No Higher Honor: A Memoir of My Years in Washington
I read this memoir with a bias-- I think Condoleeza Rice is awesome and fantastic. I've written about this before. I listened to this book as Sec. Rice read in her own voice-- the only way to read a memoir. You can hear she's still frustrated with Putin, still angry with Ehud Olmert, and relieved to have done her duty.
There is little biographical background in this book, nor is there a lot of reflection on the fact that Rice is the highest ranking African-American woman in American political and diplomatic history. In many ways, her accomplishments are more remarkable than having an African-American male President. She only mentions its significance when having to defend President Bush's handling of Hurricane Katrina and her participation in some of the strategic discussions around it.
Condi openly discusses dysfunction in the White House while she was the NSC Chair, where Cheney, Rumsfeld, Powell and herself all respected one another as people and were quite cordial, but didn't work effectively as a group. She is sharply critical of the hawkish V.P.'s office running its own fiefdom, of Rumsfeld's questioning her authority to do things NSC had always done, and Colin Powell's unwillingness to assert himself with the President and correct misunderstandings. She gives examples of how she had even had to tell the President not to undermine her. Strong woman.
There is the re-hashing of what we knew and didn't know about Al Qaeda prior to 9/11. The rehashing that it was a systemic failure stemming from both legal issues and bureaucracy. Resentment that Richard Clarke obtained celebrity status by arguing that the Bush Administration had taken its eye off the ball, when the record doesn't show what he says it shows.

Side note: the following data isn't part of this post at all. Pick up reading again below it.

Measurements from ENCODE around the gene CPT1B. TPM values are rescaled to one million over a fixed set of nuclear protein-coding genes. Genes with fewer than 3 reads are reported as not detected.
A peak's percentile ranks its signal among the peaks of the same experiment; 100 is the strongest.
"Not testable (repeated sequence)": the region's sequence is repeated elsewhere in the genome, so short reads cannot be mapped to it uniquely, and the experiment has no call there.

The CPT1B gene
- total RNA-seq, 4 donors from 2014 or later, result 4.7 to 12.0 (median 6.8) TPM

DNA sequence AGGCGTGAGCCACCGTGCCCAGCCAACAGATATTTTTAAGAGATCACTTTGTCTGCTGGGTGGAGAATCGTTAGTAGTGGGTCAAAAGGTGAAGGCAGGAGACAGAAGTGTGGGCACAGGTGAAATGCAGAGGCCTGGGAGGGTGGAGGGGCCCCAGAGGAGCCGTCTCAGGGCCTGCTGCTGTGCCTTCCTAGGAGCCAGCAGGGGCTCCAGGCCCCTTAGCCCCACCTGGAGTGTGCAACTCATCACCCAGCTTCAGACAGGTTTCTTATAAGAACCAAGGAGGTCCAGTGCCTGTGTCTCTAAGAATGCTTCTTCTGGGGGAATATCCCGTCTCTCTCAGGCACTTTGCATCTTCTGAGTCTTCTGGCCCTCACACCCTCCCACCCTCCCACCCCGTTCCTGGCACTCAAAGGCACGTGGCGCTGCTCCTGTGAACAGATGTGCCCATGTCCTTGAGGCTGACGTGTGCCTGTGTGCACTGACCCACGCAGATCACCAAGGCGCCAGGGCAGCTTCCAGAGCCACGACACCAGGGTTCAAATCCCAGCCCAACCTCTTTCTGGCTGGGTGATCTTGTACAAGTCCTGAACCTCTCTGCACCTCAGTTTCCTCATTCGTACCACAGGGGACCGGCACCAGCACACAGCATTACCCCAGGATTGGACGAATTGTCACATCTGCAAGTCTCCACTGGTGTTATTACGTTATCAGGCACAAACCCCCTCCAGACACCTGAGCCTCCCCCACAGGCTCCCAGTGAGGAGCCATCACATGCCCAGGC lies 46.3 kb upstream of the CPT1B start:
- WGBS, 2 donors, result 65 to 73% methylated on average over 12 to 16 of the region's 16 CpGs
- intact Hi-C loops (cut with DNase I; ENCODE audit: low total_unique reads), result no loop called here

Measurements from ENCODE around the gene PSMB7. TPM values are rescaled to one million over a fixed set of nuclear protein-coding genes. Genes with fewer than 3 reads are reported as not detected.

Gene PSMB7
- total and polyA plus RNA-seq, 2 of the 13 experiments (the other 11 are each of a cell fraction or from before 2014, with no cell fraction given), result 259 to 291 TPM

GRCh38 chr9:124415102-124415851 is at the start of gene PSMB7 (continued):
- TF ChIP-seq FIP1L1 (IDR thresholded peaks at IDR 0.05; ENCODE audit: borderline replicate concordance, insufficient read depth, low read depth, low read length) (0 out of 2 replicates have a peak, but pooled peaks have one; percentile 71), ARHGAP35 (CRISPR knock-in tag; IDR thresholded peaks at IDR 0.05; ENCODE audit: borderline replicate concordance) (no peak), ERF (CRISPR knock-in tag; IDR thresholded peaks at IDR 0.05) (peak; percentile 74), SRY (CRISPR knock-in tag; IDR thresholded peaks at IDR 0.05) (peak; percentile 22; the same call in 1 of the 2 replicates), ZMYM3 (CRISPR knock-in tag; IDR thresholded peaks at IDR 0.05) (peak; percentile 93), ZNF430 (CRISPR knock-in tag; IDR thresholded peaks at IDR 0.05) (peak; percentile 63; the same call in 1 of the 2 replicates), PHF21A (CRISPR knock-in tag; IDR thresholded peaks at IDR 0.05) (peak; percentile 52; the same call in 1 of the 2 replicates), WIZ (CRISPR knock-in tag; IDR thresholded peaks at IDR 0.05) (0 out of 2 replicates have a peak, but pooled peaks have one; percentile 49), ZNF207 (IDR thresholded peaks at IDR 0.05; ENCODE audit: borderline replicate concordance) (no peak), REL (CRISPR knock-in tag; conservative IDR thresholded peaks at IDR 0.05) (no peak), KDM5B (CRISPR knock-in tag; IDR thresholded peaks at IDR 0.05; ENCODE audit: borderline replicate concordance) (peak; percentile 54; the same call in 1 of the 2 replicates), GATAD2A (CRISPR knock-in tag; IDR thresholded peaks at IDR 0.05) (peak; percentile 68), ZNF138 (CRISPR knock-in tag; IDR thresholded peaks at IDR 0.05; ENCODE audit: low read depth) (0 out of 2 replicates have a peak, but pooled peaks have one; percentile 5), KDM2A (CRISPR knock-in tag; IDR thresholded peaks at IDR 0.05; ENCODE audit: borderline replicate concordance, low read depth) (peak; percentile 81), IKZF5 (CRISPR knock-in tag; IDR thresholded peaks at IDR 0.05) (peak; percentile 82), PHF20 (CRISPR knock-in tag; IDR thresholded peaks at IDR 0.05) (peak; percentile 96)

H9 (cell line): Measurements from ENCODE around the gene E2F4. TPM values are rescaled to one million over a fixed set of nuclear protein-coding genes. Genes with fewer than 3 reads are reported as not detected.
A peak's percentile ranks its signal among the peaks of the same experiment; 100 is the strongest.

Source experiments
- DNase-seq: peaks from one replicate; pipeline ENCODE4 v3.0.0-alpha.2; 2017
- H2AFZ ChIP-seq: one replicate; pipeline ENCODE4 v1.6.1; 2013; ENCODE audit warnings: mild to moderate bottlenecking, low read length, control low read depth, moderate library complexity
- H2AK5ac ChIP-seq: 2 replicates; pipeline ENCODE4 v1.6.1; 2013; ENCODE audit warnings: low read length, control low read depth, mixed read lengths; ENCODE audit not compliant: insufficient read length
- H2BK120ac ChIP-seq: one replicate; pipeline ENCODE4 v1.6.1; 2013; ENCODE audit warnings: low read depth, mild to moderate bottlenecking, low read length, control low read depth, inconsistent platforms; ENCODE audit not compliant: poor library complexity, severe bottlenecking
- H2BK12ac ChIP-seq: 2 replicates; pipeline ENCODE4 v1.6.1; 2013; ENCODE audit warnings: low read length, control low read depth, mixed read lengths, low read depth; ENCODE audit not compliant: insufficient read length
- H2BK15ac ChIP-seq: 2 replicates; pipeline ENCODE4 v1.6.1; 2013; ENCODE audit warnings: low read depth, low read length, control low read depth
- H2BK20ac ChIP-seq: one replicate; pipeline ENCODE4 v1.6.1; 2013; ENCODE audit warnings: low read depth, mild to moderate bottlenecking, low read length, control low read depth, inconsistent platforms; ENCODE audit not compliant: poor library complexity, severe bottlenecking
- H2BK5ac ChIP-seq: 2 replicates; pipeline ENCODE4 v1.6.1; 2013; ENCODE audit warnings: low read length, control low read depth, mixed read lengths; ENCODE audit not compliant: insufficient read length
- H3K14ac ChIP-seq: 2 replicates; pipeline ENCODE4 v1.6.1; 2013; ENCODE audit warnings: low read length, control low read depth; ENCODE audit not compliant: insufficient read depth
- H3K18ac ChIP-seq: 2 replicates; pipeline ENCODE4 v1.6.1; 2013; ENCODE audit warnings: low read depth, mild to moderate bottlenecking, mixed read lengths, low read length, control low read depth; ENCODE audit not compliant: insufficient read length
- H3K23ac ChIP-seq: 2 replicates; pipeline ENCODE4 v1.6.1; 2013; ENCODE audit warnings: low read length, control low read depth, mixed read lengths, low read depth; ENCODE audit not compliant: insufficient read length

She examines the National Intelligence Estimate (NIE) on Iraq's WMD, and shows that international opinion and intelligence-- even from China and Russia-- were that Iraq would soon have a nuclear weapon. But she's critical of the Vice President's office for running with unfiltered reports from Europe, which we now know to be false, that Iraqi agents were meeting with agents of other states and acquiring WMD technology and material. VP's office comes across in this book as hawkish and as bullying as the stereotype. One disturbing story is that after the topple of Saddam, Cheney invited Scooter Libby, Paul Wolfowitz, and the President to a private party "celebrating the liberation of Iraq." Rice and Colin Powell were not invited-- it was both a snub to them and to the State Department, who were often insulted by Defense.
But the frustrating thing about reading these books by the Bush Administration is just the constant criticisms they are meant to address. Bush was much more forthright in his memoir about calling out specific Senators or columnists, their ignorance of the facts or their unfair criticisms. Dr. Rice, like Bush, relitigates the case for taking action against Saddam -- the 12+ previous U.N. resolutions that hadn't been complied with, the corruption of the international community in the oil-for-food scandal, the number of countries who believed Saddam was re-arming, the obstruction of weapons inspectors, Saddam's attempt to assassinate former President H.W. Bush, etc.
She contends that thousands of pages of research were dedicated to post-war Iraq-- how to deal with Baathists, the army, up to 2 million refugees, etc. She rejects criticism that there was no post-war strategy, only that turning over the post-war planning to the Defense Department was a big mistake. I think Condi is conspicuously silent about the transition of resources from Afghanistan to Iraq, that may be the biggest lack of introspection in the book.
Like President Bush's memoir, the attempts at a peace agreement between Israelis and Palestinians is detailed; Condi contends Bush doesn't get near enough credit. I agree, not much is remembered of how close they came to a real agreement as Arafat was replaced by Abbas as Palestine's legitimate leader.